The strain of never ending paperwork is beginning to take its toll on Early Years practitioners. The introduction of the revised EYFS intended to minimise the load however it seems that this is yet to happen in practice. Practitioners are struggling to juggle the demand whilst in ratio, and with safeguarding rules prohibiting many settings from allowing the practitioners to complete paperwork at home. Many professionals feel that the high demand of paper work is taking precious interaction time away from the children and impacting on their outcomes.
Early Years practitioners across the country are some of the lowest paid workers nationally. This can be off putting for those who are looking to pursue a career in childcare, whilst also causing many to leave the profession. The National Living Wage was introduced in April this year; providing a slightly higher minimum wage for all those aged 25 and over. This may have slightly increased wages in childcare however it has been suggested that the National Living Wage is still too low for individuals to live above the poverty line. This can force many to leave childcare in order to gain a better wage and live more comfortably.
Many full time day nurseries are open for around ten hours a day, with some settings offering an earlier drop off or later collection time. The average day nursery is open from 8am until 6pm, Monday to Friday. Shift patterns will vary from setting to setting, with some practitioners working slightly shorter days across the week whilst others work 10 hour days but have a short day or day off once a week. Continuity of care is vital in childcare, suggesting that the same practitioner should be available at the begging and end of the day, however this can be difficult for those who have their own families. The majority of settings will also hold regular staff meetings or parent partnership events that are run out of hours. Many professionals are unable to work in the Early Years sector due to the inability to work around their own childcare needs.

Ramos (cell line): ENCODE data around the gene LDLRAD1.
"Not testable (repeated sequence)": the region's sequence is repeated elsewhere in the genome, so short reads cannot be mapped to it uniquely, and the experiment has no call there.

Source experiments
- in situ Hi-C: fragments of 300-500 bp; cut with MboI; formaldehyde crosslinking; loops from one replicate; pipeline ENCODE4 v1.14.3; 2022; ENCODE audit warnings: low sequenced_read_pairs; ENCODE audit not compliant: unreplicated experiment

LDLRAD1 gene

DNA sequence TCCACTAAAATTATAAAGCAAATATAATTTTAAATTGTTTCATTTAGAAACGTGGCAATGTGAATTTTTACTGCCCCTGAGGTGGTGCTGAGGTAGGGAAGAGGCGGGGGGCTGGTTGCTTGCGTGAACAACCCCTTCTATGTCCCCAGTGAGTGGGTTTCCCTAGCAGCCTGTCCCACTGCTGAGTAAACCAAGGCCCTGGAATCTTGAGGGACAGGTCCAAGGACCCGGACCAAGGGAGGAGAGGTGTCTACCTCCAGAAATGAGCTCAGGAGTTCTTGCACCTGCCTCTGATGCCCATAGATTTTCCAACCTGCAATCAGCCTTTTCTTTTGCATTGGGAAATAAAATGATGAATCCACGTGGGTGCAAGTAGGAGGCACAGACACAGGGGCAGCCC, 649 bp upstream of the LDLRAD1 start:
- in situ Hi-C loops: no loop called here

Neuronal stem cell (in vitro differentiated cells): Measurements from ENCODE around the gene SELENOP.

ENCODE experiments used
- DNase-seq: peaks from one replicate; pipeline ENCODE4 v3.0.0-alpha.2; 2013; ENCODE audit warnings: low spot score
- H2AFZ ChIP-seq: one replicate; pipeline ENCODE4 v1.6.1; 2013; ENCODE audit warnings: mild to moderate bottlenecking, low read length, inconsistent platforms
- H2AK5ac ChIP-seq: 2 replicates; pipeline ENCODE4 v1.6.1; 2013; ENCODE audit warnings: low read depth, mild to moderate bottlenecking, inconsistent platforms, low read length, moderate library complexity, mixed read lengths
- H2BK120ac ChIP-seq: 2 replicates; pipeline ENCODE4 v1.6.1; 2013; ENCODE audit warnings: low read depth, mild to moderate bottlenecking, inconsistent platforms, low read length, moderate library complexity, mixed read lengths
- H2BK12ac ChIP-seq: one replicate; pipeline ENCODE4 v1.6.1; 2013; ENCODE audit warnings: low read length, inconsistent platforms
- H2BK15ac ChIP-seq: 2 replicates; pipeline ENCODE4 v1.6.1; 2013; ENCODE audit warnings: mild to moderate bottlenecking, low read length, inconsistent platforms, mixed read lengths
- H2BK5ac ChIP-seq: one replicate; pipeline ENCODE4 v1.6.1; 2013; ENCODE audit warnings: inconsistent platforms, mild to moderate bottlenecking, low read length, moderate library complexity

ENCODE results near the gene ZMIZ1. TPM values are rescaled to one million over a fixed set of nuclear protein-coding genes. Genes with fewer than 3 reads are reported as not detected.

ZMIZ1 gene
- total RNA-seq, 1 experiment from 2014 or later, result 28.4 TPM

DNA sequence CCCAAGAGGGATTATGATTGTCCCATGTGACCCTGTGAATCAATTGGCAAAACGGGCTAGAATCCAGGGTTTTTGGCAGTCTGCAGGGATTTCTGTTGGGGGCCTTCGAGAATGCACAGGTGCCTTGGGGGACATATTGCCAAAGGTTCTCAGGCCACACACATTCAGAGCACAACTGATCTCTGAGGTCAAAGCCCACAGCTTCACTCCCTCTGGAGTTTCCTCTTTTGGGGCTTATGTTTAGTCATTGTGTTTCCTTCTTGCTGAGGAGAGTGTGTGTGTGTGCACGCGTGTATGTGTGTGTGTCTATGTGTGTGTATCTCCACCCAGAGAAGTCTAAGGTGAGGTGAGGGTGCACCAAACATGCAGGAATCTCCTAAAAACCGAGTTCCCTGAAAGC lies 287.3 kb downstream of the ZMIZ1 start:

Practitioners in the Early Years sector can often be left feeling underappreciated by parents, managers or other professionals. Practitioners will have a great deal of responsibility in their job role however others may see them as “glorified babysitters” or “playing all day.” This can leave Early Years professionals feeling worthless and want to leave the profession. If a practitioner is left feeling unappreciated for their hard work they can gain a low self esteem, impacting on the children and the workforce.
Low morale can be detrimental to a productive working environment. Staff members need to feel passionate and motivated in their roles in order to project a happy environment and ensure the highest ability of work. Many factors can contribute to a low morale in the workplace; it is important that managers oversee the settings morale in order to keep staff focused and working as a team. All the other factors that have previously been discussed can lead to a low morale amongst staff. This can often be the final straw for practitioners and convince them to change their career path away from childcare.